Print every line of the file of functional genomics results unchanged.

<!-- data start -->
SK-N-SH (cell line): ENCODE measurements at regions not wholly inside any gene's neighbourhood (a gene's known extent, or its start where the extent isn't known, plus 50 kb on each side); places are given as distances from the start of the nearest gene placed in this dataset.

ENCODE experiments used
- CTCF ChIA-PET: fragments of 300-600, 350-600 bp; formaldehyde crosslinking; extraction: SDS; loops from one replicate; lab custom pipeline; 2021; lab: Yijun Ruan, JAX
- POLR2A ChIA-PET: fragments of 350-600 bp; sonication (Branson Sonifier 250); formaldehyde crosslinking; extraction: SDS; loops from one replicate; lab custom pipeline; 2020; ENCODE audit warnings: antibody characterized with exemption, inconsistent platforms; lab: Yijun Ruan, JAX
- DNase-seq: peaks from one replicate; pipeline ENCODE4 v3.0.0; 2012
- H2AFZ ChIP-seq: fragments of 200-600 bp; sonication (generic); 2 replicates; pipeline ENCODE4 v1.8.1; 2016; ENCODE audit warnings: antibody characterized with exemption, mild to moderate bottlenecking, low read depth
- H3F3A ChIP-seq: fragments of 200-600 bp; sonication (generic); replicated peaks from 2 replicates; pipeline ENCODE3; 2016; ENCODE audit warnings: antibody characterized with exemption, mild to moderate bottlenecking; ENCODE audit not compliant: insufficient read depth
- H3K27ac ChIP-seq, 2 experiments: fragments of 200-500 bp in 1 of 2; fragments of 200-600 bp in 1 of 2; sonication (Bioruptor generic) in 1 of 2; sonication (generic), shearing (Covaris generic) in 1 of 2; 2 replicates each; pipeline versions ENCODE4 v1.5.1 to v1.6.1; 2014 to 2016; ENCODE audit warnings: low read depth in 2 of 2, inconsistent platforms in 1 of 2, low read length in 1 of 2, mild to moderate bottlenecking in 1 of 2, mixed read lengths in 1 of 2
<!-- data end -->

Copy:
SK-N-SH (cell line): ENCODE measurements at regions not wholly inside any gene's neighbourhood (a gene's known extent, or its start where the extent isn't known, plus 50 kb on each side); places are given as distances from the start of the nearest gene placed in this dataset.

ENCODE experiments used
- CTCF ChIA-PET: fragments of 300-600, 350-600 bp; formaldehyde crosslinking; extraction: SDS; loops from one replicate; lab custom pipeline; 2021; lab: Yijun Ruan, JAX
- POLR2A ChIA-PET: fragments of 350-600 bp; sonication (Branson Sonifier 250); formaldehyde crosslinking; extraction: SDS; loops from one replicate; lab custom pipeline; 2020; ENCODE audit warnings: antibody characterized with exemption, inconsistent platforms; lab: Yijun Ruan, JAX
- DNase-seq: peaks from one replicate; pipeline ENCODE4 v3.0.0; 2012
- H2AFZ ChIP-seq: fragments of 200-600 bp; sonication (generic); 2 replicates; pipeline ENCODE4 v1.8.1; 2016; ENCODE audit warnings: antibody characterized with exemption, mild to moderate bottlenecking, low read depth
- H3F3A ChIP-seq: fragments of 200-600 bp; sonication (generic); replicated peaks from 2 replicates; pipeline ENCODE3; 2016; ENCODE audit warnings: antibody characterized with exemption, mild to moderate bottlenecking; ENCODE audit not compliant: insufficient read depth
- H3K27ac ChIP-seq, 2 experiments: fragments of 200-500 bp in 1 of 2; fragments of 200-600 bp in 1 of 2; sonication (Bioruptor generic) in 1 of 2; sonication (generic), shearing (Covaris generic) in 1 of 2; 2 replicates each; pipeline versions ENCODE4 v1.5.1 to v1.6.1; 2014 to 2016; ENCODE audit warnings: low read depth in 2 of 2, inconsistent platforms in 1 of 2, low read length in 1 of 2, mild to moderate bottlenecking in 1 of 2, mixed read lengths in 1 of 2